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USA sanctions top Venezuelan officials as general strike paralyzes country

28 July 2017

"We demand the executive branch abandon its intention to impose a new constitution", said the group, which is scorned by government supporters for its central role in a short-lived 2002 coup against Maduro's predecessor Hugo Chavez. Overall, fewer people appeared to be heeding the shutdown than the millions who participated in a 24-hour strike last week. He has warned the Organization of American States not to intervene in Venezuela, saying that would surely bring on civil war.

More than 100 people have died in four months of protests against President Nicolas Maduro's government.

Donald Trump's administration in U.S. slapped sanctions on 13 senior Venezuelan officials on Wednesday as the country's opposition called a two-day nationwide strike ahead of President Nicolas Maduro's plan to hold an election over the weekend for a special congress to rewrite the constitution. An average of 78 people a day died violently past year in this country of 31.5 million, according the non-governmental Venezuelan Violence Observatory.

A growing list of air carriers has suspended service to Venezuela as the country sinks further into economic and political ruin. But the two Maduro allies were not included in the latest round of punitive measures.

The U.S. officials, who spoke to Reuters on condition of anonymity, said the individuals targeted for sanctions were accused of supporting Maduro's crackdown, harming democratic institutions or victimizing Venezuelans through corruption, and that additional "bad actors" could be sanctioned later.

Over the past couple of years the escalating crises in what once was the richest South American country has led to steep deterioration of public health with infectious diseases such as malaria creeping back.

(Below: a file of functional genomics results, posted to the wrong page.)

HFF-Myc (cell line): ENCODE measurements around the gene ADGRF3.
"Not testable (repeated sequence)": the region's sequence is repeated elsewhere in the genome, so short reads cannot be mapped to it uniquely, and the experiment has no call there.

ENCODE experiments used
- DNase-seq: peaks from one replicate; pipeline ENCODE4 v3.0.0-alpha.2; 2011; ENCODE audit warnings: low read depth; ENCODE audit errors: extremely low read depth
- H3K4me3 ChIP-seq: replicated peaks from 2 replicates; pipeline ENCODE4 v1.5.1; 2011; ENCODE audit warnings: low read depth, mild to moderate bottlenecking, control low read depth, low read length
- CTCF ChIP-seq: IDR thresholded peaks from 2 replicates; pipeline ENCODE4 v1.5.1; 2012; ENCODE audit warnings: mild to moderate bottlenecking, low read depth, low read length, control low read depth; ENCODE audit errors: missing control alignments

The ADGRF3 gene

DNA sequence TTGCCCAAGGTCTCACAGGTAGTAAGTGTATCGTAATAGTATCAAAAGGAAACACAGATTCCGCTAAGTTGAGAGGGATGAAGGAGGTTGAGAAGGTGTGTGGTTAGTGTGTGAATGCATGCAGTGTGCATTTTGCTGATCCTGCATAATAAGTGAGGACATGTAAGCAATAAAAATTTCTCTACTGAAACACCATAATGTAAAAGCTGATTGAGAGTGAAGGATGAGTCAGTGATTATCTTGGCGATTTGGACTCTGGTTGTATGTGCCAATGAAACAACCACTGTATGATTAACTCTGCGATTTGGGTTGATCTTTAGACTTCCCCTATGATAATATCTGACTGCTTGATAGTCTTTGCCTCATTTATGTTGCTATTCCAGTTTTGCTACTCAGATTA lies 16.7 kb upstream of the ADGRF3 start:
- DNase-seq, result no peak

The opposition-led National Assembly, meanwhile, has challenged the government by appointing 33 supreme court judges to rival ones loyal to Maduro.

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He also called the sanctions "illegal, insolent and unprecedented". They are against his attempt to rewrite the constitution through a constituent assembly whose members are set to be chosen Sunday in an election.

Before the strike began, opposition leader Leopoldo Lopez urged Venezuelans to keep up protests in a 15-minute video posted online.

"I can say that in the second semester we will sign important documents that would expand mutual investment between Russian oil and gas companies and our PDVSA [Petróleos de Venezuela, S.A., a state-owned oil and natural gas company]".

The most serious of the potential future steps would be financial sanctions that would halt dollar payments for the country's oil, starving the government of hard currency, or a total ban on oil imports to the United States, Venezuela's biggest customer. Maduro over the weekend said the government had held talks with the opposition and that postponing the vote had been on the table but that the opposition did not follow through.

Maduro accused the U.S. of fomenting the unrest against him and his government, with the help of the conservative opposition. In the past, Maduro's administration has denied charges from Washington, calling them a pretext to try to topple socialism in Latin America and win control of Venezuela's oil sector.

Venezuela's economy is expected to shrink by 12% in 2017, with inflation at 720%, following a contraction of 18% in 2016, according to the latest forecast from the International Monetary Fund.

The opposition claimed Maduro was creating a dictatorship.

USA sanctions top Venezuelan officials as general strike paralyzes country